Jonel worked as a seasonal firefighter on a fire engine module for the US Forest Service from 1980 to 1986 on the Kaibab National Forest (Arizona). Things were pretty rough for a woman in fire, and she endured sexual harassment, bullying, discrimination, and intimidation on a daily basis.
Even with a Bachelor of Science degree in natural resource management, her efforts to land a permanent job in fire management were futile. She watched as male co-workers gained permanent status and moved quickly up the ladder.
In order to secure a permanent position with the Forest Service, Jonel was forced to demote into a clerical position at the GS-2 level. Instead of doing the tasks she was qualified for like using a chainsaw, driving a split-axle fire engine and digging fire line, she had to learn how to type and file.
Early in 1989, as a Fuels Technician on the Lassen National Forest, male coworkers treated her with blatant disrespect, bullying and hostility. Her projects were sabotaged. When she spoke up about inappropriate sexual behavior between her crew boss and the female crewmembers she was retaliated against. Things got so bad that she left the fire organization and moved into a Recreation where the hostility from male employees and management continued, and at one point a male threatened to cut her throat. She feared for her safety and went back to work in Arizona as a GS-9 Planner.
Jonel finally obtained her dream job as an Assistant Dispatch Center Manager on the Sequoia National Forest, Region 5. In 2004 management involuntarily removed her from the position. They placed her in her current position as Forest Fire Training Officer where she is continually harassed and treated with disrespect from male firefighters and her supervisors. She is the union president.
On the Sequoia National Forest Jonel has been retaliated against for reporting incidents such as assaults on women, sexual harassment, employees bringing guns to work, murder threats, and firefighter drug use while driving government vehicles. She endures public humiliation, has been called profane names and was stripped of most of her duties in 2008. She has received multiple disciplinary actions based on false charges.
On two occasions Jonel traveled to Washington, D.C. She talked personally with Secretary of Agriculture Tom Vilsack and Forest Service Chief Tom Tidwell about the discriminatory practices against female firefighters and others.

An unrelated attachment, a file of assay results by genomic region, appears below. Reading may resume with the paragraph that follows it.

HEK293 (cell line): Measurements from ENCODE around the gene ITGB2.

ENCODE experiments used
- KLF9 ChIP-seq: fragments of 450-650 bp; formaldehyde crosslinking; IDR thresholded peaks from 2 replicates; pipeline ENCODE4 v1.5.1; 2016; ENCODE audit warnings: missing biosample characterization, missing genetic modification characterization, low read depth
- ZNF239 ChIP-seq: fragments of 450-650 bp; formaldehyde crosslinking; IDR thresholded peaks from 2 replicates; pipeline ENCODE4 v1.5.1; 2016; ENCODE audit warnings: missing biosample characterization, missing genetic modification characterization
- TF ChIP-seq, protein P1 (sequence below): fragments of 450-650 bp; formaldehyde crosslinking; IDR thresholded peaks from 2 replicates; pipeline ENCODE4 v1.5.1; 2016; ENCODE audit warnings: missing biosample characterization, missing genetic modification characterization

Jonel is a lead Class Agent in the Region 5 Female Firefighter Class action complaint filed August 29, 2014.
Jonel has been interviewed by reporters and spoken on national radio stations regarding the civil rights violations against female firefighters. She continues her fight to protect the civil rights of USDA employees
Bio: Lesa Donnelly lives in Anderson, California. She is a California native.
She worked for USDA, Forest Service, in California (Region 5) in administrative and collateral fire positions from 1978 to 2002, retiring in 2002 under a settlement agreement.
Lesa currently works as a paralegal, representing Federal employees in civil rights matters and federal employment matters for twenty years. She and her brother, Robert Donnelly founded Donnelly and Donnelly Alternative Dispute Resolutions and have represented federal employees at USDA, USDOI, USPS, the VA, Homeland Security, and CAL Fire in EEOC and MSPB cases.
While working for the US Forest Service, Lesa filed a sex discrimination class action lawsuit in 1995 (Donnelly v. Glickman; Donnelly v. Veneman) on behalf of 6000 Forest Service women in California. The claims were sexual harassment, hostile work environment and reprisal. The federal court certified the class in 1996. Working with a team of attorneys, Lesa was part of the Settlement Negotiation Team. The Federal Court approved a Consent Decree in 2000 that provided injunctive relief and individual settlements to class members. The Federal Court appointed Lesa as a Monitor for oversight and implementation of the “Donnelly Settlement Agreement.” The Consent Decree ended in 2006.
Since 1998 Lesa has been Vice President of the USDA Coalition of Minority Employees and the Women’s Issues advisor to Coalition Presidents Ron Cotton and Lawrence Lucas. The Coalition addresses civil rights issues that affect USDA and other Federal employees by working with agency officials, congress, the White House, other civil rights organizations, and the media. Since 1998 Lesa has worked on civil rights policy issues with the House and Senate, speaking personally with political officials such as Charles Grassley, Tom Harkin, Barbara Boxer, Elijah Cummings, Mike Honda, John Lewis, Ron Wyden, John Conyers, Grace Napolitano, and many more.
In 2008, Lesa testified before the House Committee on Government Reform on sexual harassment and workplace violence against federally employed women. She has been invited to the White House three times to discuss civil rights issues.
Lesa currently represents a class action complaint filed in August 2014, on behalf of USDA, Forest Service female firefighters in Region 5, California. There are seven class agents representing the north, central and southern forests of California.
Lesa has participated in civil rights panel discussions in conjunction with the NAAPC, The Coalition 4 Change, the Blacks in Government conference, and the National Whistleblowers conference, to name a few. She has had interviews published in the New York Times, Washington Post, San Francisco Chronicle, Huffington Post, Sacramento Bee, L.A. Times, USA Today, the Associated Press, Reuters, CNN, National Public Radio, Pacifica Radio, and other national/local news, radio and TV media.